What Does God Require of You? Part Four

“He has shown you, O man, what is good; And what does the Lord require of you But to do justly, To love mercy, And to walk humbly with your God.” (Micah 6: 8)

With justice and mercy so closely linked in the text some persons often confuse the two.

When a person commits a crime and thereafter expresses an apology or gives a self-excusing explanation it is often said the person should be forgiven even if a crime was involved.

There are conditions for forgiveness. Contrition, confession, repentance, and a request for forgiveness precedes forgiveness.  Some Christians become confused at this point and think that under these circumstances even the crime should be forgiven. There is a distinct difference in forgiveness of a wrong and acquittal of a crime.

Some persons not only want a criminal forgiven, but restored to their former position. Acquittal and restoration are admirable and should be encouraged. The restoration should be with God, not a formal position.

Moses was forgiven for striking the rock, but not allowed to enter the Promised Land.

David was forgiven, but not allowed to build the temple.

There are times when justice and mercy can be compatible.

When Fiorello La Guaridia was mayor of New York City he liked to keep in touch with all departments of government. He would even substitute for various heads. Once he sat in for the Night Court judge. It was a cold night and a trembling man was brought in charged with stealing a loaf of bread. He said he did it because his family was starving.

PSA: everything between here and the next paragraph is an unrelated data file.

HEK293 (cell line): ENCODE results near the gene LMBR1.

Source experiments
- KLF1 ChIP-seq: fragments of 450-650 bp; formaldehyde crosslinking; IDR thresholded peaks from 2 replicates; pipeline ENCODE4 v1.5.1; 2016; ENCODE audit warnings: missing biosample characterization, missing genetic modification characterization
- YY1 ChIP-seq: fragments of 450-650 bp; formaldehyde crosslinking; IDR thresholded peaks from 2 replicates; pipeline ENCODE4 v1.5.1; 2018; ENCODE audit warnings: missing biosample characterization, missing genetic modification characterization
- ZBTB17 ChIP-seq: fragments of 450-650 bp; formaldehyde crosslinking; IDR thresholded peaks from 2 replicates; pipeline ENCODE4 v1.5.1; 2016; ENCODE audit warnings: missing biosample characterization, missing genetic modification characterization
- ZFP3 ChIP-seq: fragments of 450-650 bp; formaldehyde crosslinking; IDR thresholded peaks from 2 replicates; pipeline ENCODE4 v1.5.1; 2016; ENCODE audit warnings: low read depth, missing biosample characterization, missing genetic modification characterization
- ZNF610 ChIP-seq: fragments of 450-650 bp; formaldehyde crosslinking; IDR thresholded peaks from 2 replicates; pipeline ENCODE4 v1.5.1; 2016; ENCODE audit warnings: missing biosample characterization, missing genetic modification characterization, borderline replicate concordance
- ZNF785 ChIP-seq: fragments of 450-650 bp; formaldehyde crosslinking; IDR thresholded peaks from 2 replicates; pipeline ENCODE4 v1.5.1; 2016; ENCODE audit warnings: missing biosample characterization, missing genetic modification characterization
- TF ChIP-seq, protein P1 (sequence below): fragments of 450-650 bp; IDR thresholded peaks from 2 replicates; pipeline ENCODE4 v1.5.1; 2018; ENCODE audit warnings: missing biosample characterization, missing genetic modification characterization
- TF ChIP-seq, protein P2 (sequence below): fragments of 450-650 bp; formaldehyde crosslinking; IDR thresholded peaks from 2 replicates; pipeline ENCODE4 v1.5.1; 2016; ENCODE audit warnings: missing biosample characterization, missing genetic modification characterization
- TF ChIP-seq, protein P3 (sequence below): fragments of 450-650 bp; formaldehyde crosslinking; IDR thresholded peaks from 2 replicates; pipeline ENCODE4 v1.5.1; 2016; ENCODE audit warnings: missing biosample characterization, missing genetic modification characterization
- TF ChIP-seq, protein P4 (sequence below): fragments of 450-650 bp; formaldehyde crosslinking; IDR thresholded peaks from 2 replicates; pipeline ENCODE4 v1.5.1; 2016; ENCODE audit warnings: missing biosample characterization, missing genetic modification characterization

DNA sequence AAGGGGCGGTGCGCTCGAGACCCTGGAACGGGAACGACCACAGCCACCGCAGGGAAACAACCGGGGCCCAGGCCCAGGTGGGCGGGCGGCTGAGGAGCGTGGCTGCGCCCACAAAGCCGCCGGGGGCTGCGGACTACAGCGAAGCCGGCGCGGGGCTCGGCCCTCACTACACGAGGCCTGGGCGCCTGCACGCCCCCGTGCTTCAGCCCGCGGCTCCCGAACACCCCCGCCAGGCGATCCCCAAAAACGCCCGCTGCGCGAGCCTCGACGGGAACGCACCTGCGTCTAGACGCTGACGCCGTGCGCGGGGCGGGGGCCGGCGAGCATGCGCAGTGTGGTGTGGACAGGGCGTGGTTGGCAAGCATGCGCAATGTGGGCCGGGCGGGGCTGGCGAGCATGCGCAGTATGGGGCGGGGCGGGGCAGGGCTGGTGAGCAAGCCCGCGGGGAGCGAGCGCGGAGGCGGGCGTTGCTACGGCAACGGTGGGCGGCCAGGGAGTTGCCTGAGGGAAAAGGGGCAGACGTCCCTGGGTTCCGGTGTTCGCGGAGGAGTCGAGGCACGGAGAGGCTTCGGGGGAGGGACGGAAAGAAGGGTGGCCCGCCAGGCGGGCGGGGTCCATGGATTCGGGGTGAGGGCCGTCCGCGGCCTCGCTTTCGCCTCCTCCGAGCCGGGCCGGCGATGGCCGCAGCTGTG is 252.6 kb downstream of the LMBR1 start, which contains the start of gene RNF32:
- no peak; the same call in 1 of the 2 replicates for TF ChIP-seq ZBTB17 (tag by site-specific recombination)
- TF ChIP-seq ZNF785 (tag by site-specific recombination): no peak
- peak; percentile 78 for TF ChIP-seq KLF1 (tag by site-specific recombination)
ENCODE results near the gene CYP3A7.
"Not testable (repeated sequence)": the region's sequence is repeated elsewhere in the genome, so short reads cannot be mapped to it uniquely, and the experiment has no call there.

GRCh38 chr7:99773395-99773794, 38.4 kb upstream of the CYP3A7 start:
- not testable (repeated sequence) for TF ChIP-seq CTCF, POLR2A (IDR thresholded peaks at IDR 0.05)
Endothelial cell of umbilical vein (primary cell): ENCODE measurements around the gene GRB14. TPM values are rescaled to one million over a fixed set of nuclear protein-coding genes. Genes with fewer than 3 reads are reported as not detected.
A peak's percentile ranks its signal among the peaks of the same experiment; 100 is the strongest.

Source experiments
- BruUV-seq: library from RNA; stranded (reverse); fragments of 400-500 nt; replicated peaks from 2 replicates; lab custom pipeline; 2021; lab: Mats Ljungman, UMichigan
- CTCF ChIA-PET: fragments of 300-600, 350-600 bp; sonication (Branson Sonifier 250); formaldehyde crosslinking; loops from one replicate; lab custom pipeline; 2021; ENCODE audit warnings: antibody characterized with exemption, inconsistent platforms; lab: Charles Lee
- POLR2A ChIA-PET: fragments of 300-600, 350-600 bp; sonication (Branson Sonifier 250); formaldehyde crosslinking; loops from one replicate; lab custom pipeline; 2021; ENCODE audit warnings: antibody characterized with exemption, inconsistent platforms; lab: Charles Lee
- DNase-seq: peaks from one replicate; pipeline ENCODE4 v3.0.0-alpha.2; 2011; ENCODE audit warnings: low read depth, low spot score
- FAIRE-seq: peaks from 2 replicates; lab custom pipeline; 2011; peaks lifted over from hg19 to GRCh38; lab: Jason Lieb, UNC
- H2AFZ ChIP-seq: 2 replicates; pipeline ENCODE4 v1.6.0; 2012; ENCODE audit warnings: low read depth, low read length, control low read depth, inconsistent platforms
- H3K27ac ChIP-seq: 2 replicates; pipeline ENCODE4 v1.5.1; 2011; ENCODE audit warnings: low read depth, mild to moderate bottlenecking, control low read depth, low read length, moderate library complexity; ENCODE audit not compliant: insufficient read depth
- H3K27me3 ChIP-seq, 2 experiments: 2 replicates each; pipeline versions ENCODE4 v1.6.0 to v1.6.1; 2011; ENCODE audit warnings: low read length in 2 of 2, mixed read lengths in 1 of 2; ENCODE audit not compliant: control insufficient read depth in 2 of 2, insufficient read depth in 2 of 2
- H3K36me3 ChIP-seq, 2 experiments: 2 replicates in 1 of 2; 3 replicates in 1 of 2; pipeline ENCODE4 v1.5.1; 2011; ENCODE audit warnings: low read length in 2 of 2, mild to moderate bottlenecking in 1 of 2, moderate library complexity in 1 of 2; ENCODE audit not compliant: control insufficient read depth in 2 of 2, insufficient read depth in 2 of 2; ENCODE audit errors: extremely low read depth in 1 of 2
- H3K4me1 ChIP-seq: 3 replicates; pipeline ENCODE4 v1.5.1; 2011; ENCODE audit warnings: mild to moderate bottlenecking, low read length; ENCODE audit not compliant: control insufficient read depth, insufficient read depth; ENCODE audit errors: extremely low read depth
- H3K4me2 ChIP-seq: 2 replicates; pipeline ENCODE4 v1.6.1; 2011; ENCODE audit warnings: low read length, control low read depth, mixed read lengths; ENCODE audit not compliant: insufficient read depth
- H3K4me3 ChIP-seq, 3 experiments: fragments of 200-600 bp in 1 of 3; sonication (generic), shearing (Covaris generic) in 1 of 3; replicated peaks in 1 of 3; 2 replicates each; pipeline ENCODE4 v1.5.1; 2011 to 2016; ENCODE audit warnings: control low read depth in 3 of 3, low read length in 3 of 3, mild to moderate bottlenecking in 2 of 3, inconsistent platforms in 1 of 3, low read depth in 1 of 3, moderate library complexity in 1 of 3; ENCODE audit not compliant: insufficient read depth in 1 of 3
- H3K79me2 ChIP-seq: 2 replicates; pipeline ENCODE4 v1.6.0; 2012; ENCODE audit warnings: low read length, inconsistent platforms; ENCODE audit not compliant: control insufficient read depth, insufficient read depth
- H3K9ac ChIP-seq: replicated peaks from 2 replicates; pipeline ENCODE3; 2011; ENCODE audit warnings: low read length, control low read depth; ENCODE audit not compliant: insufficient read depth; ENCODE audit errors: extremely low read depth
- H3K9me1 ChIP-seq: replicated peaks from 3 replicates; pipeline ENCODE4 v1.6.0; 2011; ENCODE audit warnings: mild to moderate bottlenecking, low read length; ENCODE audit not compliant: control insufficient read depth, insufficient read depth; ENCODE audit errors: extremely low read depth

“I have to punish you nevertheless,” said La Guardia. “There is no exception to the law. The fine is $10.00.” As he said this he reached for his wallet, took out $10.00, put it in his famous hat and said, “Here is the $10.00 to pay the fine.”

“Furthermore,” he continued, “I’m going to fine everybody in this courtroom .50 cents for living in a city where a man has to steal bread in order to eat. Mr. Bailiff, collect the fines and give them to the defendant.”  The total was $47.50.

In effect that is what our Heavenly Father did for us. We sin and He has found us guilty. In the person of His only begotten Son He paid the fine and remitted our sin. 

Because of that we are to live out Micah’s third virtue.

Poet Dante wrote, “In His will is our peace.”